U.S soybean and corn futures fell again on Wednesday following hefty drops on Tuesday as better weather in U.S. grain belts and a new report of good U.S. crop conditions raised expectations of large U.S harvests.

Wheat also fell on favorable U.S. harvest progress and good crop conditions.

"There is a bearish market mood today with the focus again on the outlook for ample world supplies, with U.S. crop conditions looking good and U.S. crop weather improving," said Frank Rijkers, agrifood economist at ABN Amro Bank. "The world market is facing large crops meeting large stocks."

Chicago Board of Trade November soybeans were down 1.07 percent at $10.65-3/4 a bushel at 0857 GMT. Soybeans had fallen around 5 percent on Tuesday on forecasts for crop-friendly U.S. weather.

CBOT December corn slipped 1.1 percent to $3.53-3/4 a bushel after falling on Tuesday after welcome rainfall for U.S crops.

CBOT September wheat was down 1.04 percent at $4.29 a bushel after rising on Tuesday on bargain hunting after the front-month contract touched its lowest since September 2006.

"The U.S. crop condition reports late on Tuesday showed that U.S. wheat, corn and soybeans are in overall positive condition and development is on track despite talk in the past couple of weeks about adverse, dry U.S. weather," Rijkers said. "Crop ratings for soybeans were down a tick on the week but better than last year."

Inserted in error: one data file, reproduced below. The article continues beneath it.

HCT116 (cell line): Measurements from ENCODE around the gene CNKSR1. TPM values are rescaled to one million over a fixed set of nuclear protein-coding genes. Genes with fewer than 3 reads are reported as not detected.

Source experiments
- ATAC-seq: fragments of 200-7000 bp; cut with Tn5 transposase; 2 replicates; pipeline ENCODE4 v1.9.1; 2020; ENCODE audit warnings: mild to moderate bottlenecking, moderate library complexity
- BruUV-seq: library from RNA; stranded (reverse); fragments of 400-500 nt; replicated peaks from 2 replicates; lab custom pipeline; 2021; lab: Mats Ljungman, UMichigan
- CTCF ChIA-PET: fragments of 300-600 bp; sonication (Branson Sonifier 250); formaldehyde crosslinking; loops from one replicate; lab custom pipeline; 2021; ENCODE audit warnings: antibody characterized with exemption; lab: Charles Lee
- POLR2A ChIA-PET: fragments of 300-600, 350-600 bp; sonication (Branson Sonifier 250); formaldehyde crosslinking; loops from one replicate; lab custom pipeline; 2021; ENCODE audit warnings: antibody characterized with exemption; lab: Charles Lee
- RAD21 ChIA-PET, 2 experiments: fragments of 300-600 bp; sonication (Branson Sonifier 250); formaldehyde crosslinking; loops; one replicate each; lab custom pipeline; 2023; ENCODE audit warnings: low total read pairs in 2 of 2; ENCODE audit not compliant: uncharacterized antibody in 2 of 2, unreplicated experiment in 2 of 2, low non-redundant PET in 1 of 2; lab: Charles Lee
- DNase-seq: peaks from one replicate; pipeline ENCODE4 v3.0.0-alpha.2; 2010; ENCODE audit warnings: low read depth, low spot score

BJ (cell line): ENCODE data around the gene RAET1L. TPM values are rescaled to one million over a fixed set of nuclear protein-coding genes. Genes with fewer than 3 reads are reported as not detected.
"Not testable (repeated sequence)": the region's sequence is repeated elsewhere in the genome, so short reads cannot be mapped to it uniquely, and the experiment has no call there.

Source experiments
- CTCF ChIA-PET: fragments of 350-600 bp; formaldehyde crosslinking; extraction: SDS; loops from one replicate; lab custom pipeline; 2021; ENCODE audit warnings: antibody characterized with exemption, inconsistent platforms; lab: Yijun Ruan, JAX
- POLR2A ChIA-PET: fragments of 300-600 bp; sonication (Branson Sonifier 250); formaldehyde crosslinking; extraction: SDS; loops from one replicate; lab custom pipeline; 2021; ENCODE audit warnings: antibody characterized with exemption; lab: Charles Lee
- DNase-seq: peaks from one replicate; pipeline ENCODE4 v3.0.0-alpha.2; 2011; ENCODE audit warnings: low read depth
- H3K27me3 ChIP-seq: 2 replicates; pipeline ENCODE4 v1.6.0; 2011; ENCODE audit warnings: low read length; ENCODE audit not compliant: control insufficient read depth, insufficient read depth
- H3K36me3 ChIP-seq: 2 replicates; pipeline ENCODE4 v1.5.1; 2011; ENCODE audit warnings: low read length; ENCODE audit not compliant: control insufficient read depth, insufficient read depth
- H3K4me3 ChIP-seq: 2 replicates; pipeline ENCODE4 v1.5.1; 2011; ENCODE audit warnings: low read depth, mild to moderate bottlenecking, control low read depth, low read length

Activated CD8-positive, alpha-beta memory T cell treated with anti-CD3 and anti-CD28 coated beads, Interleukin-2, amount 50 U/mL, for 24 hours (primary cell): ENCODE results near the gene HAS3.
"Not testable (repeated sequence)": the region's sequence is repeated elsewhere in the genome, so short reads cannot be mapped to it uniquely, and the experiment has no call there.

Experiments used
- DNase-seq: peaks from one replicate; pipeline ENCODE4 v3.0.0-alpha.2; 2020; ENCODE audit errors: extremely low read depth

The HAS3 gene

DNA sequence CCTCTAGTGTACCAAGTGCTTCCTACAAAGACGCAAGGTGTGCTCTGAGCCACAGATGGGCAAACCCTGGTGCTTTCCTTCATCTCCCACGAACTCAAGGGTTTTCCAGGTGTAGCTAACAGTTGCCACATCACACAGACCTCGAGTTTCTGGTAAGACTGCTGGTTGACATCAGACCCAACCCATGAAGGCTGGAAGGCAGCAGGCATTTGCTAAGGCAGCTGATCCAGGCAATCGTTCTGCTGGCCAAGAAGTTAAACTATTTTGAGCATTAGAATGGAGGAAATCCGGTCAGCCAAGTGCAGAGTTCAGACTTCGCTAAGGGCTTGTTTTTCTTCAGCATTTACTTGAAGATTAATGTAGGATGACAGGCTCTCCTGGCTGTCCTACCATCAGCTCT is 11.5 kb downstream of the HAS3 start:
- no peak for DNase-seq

The new U.S. crop progress report from the U.S. Department of Agriculture (USDA) on Tuesday said 62 percent of U.S. winter wheat was in a good to excellent condition against 62 percent a week ago and only 40 percent a year ago.

For U.S. corn, 75 percent was in good to excellent condition against 75 percent last week and 69 percent a year ago.

For soybeans, 70 percent was in good to excellent condition, down from 72 percent a week ago but well up from 63 percent a year ago.

The outlook for more rain in key growing areas of the U.S. Midwest during the next two weeks outweighed concerns about dryness in some areas.

"Also bearish for soybeans are indications of slackening demand for U.S. exports," Rijkers said.

U.S. soybean export inspections totalled 191,426 tonnes in the latest week, down from 295,816 a week ago.

"The U.S. winter wheat harvest is also progressing well, the picture is looking good at this stage of the game," Rijkers said.